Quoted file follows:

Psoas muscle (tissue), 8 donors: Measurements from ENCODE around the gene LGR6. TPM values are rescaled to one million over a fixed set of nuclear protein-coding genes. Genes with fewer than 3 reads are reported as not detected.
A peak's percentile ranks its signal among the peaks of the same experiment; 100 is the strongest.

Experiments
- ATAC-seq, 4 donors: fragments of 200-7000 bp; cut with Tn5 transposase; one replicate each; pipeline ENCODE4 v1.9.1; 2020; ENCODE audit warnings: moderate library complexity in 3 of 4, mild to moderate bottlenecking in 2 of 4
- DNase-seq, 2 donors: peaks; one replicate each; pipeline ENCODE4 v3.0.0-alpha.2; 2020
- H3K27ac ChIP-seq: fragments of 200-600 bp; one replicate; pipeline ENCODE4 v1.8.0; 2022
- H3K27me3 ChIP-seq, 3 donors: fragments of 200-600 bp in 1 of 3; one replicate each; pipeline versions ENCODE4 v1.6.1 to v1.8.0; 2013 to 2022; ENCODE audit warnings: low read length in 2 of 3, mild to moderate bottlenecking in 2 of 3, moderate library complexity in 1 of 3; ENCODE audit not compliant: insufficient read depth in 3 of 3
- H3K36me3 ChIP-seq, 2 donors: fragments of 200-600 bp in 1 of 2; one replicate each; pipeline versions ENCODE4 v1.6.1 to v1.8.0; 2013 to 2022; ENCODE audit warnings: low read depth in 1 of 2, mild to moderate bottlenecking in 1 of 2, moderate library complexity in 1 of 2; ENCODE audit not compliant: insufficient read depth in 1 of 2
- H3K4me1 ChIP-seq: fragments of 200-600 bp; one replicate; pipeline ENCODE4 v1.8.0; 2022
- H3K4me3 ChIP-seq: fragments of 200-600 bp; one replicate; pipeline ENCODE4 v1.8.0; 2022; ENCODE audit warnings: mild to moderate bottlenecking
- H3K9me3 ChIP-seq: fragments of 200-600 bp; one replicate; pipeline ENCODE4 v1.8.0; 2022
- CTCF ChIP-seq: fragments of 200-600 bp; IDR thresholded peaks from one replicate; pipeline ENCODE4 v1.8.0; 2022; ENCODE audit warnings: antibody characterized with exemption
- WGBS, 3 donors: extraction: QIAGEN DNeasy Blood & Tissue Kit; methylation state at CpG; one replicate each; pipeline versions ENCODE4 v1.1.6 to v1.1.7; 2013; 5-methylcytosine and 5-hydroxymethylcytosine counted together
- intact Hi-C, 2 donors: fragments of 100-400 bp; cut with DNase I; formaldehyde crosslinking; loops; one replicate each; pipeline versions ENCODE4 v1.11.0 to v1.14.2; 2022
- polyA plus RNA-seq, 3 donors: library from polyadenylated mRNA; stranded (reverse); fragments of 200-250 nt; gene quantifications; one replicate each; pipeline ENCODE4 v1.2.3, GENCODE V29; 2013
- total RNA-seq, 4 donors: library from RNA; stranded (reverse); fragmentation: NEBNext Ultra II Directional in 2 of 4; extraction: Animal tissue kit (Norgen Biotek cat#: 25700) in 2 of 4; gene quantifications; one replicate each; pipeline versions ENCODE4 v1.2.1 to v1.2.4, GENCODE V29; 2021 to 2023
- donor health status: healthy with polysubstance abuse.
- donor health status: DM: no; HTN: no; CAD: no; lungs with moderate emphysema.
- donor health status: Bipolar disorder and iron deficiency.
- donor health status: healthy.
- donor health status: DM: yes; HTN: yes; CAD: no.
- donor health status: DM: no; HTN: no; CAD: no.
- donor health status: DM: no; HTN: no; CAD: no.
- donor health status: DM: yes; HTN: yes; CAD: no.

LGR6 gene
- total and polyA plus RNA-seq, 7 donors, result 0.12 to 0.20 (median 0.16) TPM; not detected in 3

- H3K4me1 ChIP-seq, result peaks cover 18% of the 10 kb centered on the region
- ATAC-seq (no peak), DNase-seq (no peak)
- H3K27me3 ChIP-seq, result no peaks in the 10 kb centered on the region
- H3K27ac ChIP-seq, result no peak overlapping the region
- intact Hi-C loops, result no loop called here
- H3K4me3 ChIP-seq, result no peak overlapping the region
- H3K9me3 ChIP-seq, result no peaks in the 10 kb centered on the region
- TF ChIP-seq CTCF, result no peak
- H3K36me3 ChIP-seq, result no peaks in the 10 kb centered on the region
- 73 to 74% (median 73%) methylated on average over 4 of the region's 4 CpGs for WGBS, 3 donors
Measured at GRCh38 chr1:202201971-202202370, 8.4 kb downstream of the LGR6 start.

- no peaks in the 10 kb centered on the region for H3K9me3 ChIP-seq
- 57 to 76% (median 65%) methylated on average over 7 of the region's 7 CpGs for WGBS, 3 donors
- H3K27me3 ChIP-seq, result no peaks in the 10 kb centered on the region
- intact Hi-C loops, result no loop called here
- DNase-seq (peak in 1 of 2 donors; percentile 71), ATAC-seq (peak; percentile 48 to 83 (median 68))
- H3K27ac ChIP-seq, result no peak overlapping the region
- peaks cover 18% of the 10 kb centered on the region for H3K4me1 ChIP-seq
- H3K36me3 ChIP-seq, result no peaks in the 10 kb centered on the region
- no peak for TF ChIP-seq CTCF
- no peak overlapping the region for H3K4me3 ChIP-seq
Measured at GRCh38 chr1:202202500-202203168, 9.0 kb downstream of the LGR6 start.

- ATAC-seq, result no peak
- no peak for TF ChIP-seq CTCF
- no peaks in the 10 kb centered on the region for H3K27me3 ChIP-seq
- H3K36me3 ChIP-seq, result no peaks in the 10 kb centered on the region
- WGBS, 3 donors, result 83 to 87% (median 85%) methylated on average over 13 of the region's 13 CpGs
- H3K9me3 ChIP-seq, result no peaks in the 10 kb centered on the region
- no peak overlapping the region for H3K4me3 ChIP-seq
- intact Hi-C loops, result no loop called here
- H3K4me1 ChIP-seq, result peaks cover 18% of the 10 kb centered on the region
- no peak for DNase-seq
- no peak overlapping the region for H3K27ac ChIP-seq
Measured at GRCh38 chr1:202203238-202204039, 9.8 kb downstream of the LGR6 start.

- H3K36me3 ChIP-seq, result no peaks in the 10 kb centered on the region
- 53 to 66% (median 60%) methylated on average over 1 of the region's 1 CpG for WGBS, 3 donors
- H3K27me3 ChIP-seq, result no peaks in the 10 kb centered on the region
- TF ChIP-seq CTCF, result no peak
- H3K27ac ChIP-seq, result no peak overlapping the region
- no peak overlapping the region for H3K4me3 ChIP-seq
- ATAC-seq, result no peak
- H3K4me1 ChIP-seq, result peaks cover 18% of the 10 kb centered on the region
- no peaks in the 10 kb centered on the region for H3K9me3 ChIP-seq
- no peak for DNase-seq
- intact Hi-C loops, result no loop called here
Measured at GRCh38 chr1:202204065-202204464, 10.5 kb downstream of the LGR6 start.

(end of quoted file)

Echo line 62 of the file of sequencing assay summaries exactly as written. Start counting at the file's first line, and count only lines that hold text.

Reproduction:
- 53 to 66% (median 60%) methylated on average over 1 of the region's 1 CpG for WGBS, 3 donors